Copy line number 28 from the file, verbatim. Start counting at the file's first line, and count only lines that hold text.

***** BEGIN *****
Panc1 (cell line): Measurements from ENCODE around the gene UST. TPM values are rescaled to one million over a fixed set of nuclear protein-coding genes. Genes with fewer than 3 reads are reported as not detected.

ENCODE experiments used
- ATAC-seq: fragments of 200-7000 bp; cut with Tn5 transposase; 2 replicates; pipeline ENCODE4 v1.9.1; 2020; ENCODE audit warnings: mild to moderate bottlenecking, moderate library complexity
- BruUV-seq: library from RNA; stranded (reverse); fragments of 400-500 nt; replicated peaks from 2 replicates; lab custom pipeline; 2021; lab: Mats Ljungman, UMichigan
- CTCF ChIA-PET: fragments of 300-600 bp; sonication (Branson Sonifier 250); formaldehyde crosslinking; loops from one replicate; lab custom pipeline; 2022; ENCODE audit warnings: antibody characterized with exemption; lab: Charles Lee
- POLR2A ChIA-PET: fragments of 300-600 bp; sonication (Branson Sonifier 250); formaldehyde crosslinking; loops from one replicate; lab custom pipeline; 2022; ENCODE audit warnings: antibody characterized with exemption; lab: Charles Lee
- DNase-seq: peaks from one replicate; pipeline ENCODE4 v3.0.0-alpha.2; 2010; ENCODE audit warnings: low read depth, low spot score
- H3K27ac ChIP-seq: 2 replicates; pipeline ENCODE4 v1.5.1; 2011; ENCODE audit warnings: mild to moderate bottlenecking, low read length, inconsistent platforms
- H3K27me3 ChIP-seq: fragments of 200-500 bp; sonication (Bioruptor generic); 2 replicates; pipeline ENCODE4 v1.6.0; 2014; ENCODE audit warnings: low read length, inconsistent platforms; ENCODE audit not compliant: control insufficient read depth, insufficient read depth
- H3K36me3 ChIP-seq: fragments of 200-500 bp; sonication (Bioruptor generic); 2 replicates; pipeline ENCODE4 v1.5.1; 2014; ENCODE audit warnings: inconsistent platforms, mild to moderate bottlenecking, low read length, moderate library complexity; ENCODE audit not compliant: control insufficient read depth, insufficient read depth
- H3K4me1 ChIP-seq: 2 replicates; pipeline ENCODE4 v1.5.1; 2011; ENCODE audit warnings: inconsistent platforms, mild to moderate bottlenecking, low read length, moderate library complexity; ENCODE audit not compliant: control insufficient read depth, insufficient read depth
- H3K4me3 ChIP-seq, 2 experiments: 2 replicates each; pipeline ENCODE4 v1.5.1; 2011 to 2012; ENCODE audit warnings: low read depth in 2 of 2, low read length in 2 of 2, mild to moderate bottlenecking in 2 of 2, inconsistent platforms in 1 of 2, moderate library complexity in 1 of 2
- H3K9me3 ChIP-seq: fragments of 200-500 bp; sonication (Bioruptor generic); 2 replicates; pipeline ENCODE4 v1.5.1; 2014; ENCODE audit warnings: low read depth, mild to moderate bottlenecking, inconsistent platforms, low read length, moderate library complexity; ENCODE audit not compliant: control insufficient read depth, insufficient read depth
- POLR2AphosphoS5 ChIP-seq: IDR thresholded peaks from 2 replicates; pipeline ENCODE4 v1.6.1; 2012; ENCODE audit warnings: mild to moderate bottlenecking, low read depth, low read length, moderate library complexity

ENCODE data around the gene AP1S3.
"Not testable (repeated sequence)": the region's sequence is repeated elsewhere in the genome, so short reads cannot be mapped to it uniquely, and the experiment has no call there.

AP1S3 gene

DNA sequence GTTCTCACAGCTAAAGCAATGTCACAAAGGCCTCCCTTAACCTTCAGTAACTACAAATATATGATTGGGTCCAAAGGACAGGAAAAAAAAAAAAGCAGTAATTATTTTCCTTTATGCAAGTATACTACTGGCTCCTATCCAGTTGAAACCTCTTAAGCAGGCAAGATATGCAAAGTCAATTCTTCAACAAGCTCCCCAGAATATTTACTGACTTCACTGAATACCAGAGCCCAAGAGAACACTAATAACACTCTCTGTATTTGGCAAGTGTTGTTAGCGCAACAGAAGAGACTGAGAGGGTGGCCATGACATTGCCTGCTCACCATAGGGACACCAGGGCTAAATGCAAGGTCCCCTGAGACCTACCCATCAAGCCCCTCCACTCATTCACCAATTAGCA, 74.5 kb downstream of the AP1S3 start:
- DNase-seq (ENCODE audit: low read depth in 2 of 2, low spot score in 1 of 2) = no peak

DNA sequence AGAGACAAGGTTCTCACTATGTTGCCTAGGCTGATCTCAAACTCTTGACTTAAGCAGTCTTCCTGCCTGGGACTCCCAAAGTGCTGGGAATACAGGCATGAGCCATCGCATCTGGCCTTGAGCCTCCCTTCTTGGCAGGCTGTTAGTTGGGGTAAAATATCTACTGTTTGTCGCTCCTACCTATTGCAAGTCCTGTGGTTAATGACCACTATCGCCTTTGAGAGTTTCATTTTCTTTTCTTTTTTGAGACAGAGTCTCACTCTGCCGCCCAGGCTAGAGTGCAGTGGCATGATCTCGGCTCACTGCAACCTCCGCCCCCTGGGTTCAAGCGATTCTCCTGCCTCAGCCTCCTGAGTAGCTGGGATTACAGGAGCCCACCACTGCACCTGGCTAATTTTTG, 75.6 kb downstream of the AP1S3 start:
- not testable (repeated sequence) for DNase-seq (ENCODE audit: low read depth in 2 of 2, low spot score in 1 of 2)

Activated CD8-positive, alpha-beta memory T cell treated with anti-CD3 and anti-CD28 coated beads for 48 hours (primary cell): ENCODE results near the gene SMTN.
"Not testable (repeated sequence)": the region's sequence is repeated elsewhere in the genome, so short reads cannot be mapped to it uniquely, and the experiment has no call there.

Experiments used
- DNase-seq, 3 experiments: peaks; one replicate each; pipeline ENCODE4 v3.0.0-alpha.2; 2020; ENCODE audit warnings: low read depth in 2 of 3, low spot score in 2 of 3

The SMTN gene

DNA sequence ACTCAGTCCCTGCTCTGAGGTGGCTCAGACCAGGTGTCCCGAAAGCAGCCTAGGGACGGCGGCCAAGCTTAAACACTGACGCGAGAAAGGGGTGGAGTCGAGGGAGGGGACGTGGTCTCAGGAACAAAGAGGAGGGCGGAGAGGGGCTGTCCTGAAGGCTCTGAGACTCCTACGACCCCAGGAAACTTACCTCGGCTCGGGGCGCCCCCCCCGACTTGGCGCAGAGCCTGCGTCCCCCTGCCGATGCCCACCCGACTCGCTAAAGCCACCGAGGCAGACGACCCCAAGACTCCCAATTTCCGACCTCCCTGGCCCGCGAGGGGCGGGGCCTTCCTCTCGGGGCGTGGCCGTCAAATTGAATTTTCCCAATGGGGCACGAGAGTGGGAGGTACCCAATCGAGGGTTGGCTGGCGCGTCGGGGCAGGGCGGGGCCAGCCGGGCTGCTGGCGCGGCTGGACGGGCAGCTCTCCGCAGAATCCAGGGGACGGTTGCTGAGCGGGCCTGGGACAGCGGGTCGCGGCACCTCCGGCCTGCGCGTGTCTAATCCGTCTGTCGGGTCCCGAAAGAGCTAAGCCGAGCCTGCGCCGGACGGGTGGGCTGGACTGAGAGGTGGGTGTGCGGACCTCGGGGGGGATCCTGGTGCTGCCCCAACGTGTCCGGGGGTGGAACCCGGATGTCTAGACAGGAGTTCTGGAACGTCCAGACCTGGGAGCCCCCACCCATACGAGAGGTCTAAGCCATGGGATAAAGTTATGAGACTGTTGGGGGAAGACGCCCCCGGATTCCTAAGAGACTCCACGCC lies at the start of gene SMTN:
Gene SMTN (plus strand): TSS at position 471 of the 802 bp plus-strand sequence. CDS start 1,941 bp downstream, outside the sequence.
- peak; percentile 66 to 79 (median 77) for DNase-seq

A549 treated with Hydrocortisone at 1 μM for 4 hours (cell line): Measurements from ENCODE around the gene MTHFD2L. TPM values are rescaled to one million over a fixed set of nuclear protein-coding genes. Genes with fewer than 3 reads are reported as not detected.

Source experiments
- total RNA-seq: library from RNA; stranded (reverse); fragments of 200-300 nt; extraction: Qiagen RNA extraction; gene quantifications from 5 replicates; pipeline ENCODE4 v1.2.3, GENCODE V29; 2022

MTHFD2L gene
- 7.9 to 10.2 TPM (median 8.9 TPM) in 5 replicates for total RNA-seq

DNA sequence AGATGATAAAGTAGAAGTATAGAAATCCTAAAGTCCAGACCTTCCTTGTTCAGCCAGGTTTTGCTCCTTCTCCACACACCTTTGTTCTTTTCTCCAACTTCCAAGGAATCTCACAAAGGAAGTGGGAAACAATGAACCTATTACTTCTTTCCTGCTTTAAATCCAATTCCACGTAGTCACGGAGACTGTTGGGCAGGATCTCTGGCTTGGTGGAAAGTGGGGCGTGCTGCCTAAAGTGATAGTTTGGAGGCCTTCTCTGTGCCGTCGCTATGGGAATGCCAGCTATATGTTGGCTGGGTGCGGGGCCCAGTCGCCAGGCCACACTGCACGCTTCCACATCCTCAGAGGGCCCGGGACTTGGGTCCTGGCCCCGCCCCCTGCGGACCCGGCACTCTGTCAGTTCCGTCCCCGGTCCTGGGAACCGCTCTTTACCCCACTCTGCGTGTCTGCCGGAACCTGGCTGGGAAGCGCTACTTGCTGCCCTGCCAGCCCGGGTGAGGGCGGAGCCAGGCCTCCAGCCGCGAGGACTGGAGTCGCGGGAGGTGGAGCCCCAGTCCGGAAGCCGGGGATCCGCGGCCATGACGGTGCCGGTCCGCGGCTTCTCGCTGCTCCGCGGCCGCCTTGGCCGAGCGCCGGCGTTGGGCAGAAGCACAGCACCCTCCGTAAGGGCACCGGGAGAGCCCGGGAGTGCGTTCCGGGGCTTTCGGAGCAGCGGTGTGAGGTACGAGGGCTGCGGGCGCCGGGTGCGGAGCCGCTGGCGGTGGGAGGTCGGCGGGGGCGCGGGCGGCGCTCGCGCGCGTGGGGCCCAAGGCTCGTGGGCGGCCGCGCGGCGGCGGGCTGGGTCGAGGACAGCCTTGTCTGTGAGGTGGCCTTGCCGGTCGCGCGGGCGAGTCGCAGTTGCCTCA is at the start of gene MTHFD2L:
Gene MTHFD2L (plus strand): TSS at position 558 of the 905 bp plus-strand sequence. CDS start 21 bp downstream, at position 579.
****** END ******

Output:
Gene SMTN (plus strand): TSS at position 471 of the 802 bp plus-strand sequence. CDS start 1,941 bp downstream, outside the sequence.